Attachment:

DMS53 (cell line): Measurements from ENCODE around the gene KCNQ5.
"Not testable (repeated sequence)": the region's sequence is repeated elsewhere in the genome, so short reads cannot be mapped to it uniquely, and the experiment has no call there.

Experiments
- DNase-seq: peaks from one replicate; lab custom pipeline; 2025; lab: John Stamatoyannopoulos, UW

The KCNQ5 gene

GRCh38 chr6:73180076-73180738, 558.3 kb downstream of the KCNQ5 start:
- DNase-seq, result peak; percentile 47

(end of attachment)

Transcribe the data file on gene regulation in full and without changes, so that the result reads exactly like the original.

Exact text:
DMS53 (cell line): Measurements from ENCODE around the gene KCNQ5.
"Not testable (repeated sequence)": the region's sequence is repeated elsewhere in the genome, so short reads cannot be mapped to it uniquely, and the experiment has no call there.

Experiments
- DNase-seq: peaks from one replicate; lab custom pipeline; 2025; lab: John Stamatoyannopoulos, UW

The KCNQ5 gene

GRCh38 chr6:73180076-73180738, 558.3 kb downstream of the KCNQ5 start:
- DNase-seq, result peak; percentile 47